I've been looking for just this one bit of info, in all the press: exactly how much of the Falcon Heavy is recoverable and reusable? Obviously not the fuel, but is all the hardware recovered? If so, isn't that truly remarkable?


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The plan is that the two side boosters will land back in Florida at LZ-1 and LZ-2 as the first flight did. These are reusable, in fact both boosters in the first flight of Falcon Heavy were on their second flights. (CRS-9 and Thaicomm-8 missions were their previous flights).

The center core is planned to land downrange on the ASDS OCISLY and in this case that failed.

In all cases, the interstage that houses the grid fins and the cold gas thrusters is recovered with the first stage. In the post launch press conference Musk suggested that recovering the side boosters was most important as the new Titanium based grid fins are expensive, hard to make, and thus recovering them was important. No doubt they will fly many more times, even if the core booster itself does not fly again. (Block 3 boosters only fly 2 times right now, and these both have now had 2 flights)

The second stage is completely expended at the moment. It is considered unlikely to be recoverable in the current design.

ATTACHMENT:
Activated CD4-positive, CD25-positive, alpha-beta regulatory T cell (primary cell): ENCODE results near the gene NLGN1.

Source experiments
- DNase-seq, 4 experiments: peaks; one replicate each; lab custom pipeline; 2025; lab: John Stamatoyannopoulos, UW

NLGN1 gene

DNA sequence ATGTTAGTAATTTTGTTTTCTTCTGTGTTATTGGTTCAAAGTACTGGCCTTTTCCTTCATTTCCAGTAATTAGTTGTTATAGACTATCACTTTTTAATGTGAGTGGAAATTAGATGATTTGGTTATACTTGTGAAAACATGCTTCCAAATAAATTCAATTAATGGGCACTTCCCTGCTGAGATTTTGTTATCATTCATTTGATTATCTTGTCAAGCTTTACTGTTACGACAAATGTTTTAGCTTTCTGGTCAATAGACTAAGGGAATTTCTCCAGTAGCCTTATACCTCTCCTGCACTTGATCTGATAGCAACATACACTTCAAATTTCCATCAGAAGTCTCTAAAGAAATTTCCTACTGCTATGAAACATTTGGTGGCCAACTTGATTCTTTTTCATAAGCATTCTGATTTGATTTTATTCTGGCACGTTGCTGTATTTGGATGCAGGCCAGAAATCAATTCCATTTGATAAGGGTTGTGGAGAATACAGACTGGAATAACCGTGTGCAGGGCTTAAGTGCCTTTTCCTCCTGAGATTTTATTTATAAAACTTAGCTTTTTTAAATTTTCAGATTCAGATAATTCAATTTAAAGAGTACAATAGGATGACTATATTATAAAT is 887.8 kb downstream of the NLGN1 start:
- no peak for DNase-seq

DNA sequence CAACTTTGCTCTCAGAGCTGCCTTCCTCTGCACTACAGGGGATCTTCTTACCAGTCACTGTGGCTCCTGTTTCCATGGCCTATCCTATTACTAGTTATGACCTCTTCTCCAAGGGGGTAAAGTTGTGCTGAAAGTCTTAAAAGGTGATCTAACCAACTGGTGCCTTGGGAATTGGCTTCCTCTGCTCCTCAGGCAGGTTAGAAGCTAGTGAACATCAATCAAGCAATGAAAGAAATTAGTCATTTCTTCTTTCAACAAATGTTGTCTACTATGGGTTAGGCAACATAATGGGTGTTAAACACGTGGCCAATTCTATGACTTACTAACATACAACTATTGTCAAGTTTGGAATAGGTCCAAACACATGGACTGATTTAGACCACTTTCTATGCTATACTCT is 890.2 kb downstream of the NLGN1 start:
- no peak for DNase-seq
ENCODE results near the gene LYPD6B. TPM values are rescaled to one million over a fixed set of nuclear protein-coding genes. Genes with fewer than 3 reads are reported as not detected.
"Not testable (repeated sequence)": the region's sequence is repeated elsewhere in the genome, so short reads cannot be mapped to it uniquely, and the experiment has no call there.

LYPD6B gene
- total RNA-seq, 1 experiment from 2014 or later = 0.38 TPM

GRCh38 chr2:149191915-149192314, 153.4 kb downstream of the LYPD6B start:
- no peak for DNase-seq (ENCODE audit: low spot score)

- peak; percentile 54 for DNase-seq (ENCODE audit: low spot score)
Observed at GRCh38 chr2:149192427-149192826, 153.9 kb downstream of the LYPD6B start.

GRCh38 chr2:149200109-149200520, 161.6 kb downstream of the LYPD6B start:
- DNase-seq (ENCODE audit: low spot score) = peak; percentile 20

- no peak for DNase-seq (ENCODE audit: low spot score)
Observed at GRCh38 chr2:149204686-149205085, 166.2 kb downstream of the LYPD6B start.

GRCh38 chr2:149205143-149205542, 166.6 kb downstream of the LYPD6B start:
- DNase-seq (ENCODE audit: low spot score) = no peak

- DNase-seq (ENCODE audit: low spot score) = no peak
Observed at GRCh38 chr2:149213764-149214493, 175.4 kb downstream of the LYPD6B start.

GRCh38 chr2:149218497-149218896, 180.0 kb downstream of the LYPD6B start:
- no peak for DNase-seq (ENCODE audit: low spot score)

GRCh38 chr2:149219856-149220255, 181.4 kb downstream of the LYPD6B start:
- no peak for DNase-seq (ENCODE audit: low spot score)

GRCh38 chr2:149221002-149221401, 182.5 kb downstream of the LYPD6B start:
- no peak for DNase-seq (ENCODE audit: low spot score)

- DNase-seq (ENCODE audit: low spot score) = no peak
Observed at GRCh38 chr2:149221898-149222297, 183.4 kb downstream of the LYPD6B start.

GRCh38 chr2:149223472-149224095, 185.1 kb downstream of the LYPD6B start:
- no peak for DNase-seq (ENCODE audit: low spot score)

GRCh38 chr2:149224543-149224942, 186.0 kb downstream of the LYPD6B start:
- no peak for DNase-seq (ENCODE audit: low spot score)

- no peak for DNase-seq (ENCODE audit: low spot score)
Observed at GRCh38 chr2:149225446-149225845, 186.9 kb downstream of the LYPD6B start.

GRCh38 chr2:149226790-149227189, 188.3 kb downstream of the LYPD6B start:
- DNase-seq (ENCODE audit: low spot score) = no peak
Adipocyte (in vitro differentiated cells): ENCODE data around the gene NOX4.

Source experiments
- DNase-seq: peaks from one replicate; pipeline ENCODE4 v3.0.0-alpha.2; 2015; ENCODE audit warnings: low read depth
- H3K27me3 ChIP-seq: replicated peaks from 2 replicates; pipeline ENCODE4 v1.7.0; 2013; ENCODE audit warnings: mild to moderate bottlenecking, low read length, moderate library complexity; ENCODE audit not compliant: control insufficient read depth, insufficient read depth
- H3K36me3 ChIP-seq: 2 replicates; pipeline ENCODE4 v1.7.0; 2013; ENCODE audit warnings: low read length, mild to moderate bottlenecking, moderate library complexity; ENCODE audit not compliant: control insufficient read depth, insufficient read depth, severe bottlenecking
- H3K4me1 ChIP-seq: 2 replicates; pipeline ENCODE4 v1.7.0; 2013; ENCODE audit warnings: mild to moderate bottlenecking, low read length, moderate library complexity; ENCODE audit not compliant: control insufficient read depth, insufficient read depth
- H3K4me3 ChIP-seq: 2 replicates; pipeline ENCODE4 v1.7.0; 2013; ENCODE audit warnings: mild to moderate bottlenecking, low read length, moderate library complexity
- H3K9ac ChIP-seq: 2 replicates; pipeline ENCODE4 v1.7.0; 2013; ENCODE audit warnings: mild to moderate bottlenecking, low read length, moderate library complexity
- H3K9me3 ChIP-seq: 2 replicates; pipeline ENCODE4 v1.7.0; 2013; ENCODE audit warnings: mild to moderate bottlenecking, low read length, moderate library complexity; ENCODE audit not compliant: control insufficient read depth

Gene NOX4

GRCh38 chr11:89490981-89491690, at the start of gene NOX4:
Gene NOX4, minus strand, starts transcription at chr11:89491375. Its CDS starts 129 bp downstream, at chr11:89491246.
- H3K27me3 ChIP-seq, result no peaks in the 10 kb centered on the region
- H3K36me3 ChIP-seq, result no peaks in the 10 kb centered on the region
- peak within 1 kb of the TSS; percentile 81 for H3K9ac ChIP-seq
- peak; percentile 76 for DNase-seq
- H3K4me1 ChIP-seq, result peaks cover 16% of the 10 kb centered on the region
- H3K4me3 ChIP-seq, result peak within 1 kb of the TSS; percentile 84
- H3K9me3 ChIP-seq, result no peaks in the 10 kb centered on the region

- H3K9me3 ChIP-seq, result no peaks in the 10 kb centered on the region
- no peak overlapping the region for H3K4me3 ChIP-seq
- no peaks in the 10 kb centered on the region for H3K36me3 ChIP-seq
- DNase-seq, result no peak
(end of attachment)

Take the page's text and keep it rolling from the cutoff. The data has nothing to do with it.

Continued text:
The fairing, which covers the payload is in the process of being made recoverable. SpaceX has been trying to land them, which they have recovered partially, but are not there yet. Musk expects within the next six months to figure this one out.

They even built a catcher ship, which is currently in Port of LA in the Pacific that they hope will make it work better. It looks very cool.

Fairing grabber

When launching a Dragon capsule, the capsule itself is recoverable, but the trunk that holds unpressurized cargo is discarded. The nose cap is lost as well.

The Dragon V2 is expected to have the nose cap on a hinge so it is no longer going to be thrown away.

  • $\begingroup$ Basically the only non-reused part of any falcon 9 or falcon heavy is supposed to be the second stage. $\endgroup$
    – Dragongeek
    Feb 7, 2018 at 19:55

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